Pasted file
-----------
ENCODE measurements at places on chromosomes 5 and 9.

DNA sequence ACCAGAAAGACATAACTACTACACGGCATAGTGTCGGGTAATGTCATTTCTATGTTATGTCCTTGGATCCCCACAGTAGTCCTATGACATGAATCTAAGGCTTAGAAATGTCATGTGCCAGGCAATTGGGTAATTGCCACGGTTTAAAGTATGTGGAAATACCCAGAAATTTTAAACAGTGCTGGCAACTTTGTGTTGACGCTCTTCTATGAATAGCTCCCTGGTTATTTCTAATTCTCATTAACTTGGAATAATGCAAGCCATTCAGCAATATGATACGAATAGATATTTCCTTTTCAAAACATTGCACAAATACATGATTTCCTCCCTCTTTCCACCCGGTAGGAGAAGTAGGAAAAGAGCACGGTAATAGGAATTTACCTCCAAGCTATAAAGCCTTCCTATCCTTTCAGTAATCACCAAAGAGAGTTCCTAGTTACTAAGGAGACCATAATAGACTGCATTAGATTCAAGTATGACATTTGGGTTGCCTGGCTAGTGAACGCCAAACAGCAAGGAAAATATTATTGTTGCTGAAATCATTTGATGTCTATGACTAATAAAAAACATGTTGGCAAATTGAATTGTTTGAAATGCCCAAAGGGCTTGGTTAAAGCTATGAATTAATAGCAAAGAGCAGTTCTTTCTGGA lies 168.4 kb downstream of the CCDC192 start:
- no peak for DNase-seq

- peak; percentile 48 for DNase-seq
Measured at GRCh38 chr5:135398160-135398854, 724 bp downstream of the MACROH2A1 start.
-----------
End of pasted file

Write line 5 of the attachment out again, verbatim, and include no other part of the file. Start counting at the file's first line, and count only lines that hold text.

Measured at GRCh38 chr5:135398160-135398854, 724 bp downstream of the MACROH2A1 start.